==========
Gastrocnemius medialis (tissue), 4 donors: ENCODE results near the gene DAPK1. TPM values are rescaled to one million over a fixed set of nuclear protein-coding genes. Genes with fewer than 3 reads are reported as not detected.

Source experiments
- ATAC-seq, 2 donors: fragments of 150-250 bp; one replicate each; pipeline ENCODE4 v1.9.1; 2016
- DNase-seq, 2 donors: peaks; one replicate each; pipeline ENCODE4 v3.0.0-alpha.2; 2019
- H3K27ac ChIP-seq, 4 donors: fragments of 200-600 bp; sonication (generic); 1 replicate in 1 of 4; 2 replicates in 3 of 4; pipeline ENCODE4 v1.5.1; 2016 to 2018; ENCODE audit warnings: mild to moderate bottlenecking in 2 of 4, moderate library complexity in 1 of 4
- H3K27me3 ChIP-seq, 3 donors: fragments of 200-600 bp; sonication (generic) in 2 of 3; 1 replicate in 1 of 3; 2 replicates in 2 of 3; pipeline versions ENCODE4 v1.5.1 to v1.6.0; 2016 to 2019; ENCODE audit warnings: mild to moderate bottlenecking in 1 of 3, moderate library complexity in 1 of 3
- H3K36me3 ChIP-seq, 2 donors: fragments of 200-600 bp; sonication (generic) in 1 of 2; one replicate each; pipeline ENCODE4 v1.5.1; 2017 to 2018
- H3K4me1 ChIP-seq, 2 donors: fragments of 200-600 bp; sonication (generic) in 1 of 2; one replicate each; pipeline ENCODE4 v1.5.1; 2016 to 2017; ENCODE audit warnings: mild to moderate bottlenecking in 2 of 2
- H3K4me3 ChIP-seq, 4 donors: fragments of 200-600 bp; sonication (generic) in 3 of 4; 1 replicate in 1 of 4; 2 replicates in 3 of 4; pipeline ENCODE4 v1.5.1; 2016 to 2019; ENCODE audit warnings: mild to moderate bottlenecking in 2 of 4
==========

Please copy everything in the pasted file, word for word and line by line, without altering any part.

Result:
Gastrocnemius medialis (tissue), 4 donors: ENCODE results near the gene DAPK1. TPM values are rescaled to one million over a fixed set of nuclear protein-coding genes. Genes with fewer than 3 reads are reported as not detected.

Source experiments
- ATAC-seq, 2 donors: fragments of 150-250 bp; one replicate each; pipeline ENCODE4 v1.9.1; 2016
- DNase-seq, 2 donors: peaks; one replicate each; pipeline ENCODE4 v3.0.0-alpha.2; 2019
- H3K27ac ChIP-seq, 4 donors: fragments of 200-600 bp; sonication (generic); 1 replicate in 1 of 4; 2 replicates in 3 of 4; pipeline ENCODE4 v1.5.1; 2016 to 2018; ENCODE audit warnings: mild to moderate bottlenecking in 2 of 4, moderate library complexity in 1 of 4
- H3K27me3 ChIP-seq, 3 donors: fragments of 200-600 bp; sonication (generic) in 2 of 3; 1 replicate in 1 of 3; 2 replicates in 2 of 3; pipeline versions ENCODE4 v1.5.1 to v1.6.0; 2016 to 2019; ENCODE audit warnings: mild to moderate bottlenecking in 1 of 3, moderate library complexity in 1 of 3
- H3K36me3 ChIP-seq, 2 donors: fragments of 200-600 bp; sonication (generic) in 1 of 2; one replicate each; pipeline ENCODE4 v1.5.1; 2017 to 2018
- H3K4me1 ChIP-seq, 2 donors: fragments of 200-600 bp; sonication (generic) in 1 of 2; one replicate each; pipeline ENCODE4 v1.5.1; 2016 to 2017; ENCODE audit warnings: mild to moderate bottlenecking in 2 of 2
- H3K4me3 ChIP-seq, 4 donors: fragments of 200-600 bp; sonication (generic) in 3 of 4; 1 replicate in 1 of 4; 2 replicates in 3 of 4; pipeline ENCODE4 v1.5.1; 2016 to 2019; ENCODE audit warnings: mild to moderate bottlenecking in 2 of 4